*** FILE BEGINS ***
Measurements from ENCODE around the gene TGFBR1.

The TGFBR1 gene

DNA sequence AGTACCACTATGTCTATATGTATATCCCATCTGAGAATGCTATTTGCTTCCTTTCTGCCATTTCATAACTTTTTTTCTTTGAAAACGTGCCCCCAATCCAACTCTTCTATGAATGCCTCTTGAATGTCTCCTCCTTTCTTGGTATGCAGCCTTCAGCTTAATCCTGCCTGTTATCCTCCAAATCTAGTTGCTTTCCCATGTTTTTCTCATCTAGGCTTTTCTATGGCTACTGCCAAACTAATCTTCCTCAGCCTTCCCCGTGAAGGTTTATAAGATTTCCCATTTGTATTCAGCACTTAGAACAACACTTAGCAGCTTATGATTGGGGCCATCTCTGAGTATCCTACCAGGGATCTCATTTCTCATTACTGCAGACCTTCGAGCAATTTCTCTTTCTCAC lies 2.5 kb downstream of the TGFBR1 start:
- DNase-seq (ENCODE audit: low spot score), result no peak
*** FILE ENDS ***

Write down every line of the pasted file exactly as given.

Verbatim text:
Measurements from ENCODE around the gene TGFBR1.

The TGFBR1 gene

DNA sequence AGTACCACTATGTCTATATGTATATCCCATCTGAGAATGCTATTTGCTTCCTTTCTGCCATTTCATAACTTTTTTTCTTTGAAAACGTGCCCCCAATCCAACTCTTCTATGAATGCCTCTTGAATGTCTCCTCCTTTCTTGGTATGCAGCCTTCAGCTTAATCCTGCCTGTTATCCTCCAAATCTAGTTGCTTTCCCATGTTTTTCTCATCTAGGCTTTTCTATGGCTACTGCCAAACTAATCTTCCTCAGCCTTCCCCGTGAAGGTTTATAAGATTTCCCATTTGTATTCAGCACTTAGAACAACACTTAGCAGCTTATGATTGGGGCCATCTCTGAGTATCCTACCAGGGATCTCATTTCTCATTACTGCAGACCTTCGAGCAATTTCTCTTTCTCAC lies 2.5 kb downstream of the TGFBR1 start:
- DNase-seq (ENCODE audit: low spot score), result no peak